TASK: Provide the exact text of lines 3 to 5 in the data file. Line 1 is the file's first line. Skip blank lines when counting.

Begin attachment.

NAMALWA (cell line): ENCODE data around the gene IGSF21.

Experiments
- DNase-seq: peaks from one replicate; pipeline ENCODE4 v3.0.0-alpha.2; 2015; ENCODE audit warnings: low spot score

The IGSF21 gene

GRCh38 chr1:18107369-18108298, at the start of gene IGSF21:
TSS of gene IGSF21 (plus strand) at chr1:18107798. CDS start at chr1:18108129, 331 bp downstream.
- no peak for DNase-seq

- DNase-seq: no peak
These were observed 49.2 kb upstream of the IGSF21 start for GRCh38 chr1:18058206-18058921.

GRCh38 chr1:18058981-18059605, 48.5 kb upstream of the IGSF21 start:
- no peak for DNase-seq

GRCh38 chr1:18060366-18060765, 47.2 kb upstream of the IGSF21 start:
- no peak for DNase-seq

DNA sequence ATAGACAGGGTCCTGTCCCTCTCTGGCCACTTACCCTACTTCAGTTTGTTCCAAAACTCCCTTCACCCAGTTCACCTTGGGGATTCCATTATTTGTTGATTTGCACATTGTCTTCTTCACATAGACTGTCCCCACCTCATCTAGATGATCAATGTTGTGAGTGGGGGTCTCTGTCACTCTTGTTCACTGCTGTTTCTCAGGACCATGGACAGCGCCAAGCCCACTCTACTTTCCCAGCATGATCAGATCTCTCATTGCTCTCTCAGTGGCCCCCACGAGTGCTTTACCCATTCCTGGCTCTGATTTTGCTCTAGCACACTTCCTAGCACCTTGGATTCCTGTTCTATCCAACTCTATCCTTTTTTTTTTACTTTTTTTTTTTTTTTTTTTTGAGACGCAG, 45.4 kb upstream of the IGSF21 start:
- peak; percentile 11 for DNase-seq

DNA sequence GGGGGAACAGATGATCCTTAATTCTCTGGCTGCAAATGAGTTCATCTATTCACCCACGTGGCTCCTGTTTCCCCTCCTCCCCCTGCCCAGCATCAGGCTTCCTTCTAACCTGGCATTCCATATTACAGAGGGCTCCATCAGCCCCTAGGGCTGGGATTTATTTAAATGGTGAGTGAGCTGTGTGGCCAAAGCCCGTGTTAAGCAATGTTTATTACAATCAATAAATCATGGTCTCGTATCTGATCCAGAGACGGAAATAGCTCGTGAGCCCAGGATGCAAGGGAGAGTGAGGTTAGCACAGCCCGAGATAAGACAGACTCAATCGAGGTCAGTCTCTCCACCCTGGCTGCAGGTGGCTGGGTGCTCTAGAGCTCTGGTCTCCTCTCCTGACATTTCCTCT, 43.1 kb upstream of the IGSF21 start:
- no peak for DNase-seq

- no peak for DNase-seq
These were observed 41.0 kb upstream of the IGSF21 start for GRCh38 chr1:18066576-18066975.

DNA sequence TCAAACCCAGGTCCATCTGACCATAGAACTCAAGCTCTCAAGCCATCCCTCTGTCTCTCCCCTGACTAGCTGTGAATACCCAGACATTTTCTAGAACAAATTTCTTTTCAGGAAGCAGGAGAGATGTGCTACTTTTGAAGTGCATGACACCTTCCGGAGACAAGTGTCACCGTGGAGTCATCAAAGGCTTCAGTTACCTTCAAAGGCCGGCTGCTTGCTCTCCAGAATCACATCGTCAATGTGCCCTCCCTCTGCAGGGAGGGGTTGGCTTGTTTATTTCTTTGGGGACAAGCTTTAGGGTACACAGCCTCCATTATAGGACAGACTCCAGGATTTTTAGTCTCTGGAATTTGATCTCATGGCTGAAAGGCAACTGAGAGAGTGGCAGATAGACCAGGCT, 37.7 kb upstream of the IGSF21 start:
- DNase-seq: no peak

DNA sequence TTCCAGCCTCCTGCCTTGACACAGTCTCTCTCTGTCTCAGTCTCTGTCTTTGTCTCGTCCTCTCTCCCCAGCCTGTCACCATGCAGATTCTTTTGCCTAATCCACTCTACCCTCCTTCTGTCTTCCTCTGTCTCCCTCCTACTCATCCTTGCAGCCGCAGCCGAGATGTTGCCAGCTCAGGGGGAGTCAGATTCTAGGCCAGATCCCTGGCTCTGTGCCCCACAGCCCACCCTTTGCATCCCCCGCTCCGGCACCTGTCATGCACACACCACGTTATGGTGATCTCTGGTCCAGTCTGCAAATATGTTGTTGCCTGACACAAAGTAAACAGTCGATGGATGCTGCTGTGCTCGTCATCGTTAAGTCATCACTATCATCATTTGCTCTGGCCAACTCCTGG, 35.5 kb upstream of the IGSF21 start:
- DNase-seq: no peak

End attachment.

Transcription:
- DNase-seq: peaks from one replicate; pipeline ENCODE4 v3.0.0-alpha.2; 2015; ENCODE audit warnings: low spot score

The IGSF21 gene

GRCh38 chr1:18107369-18108298, at the start of gene IGSF21: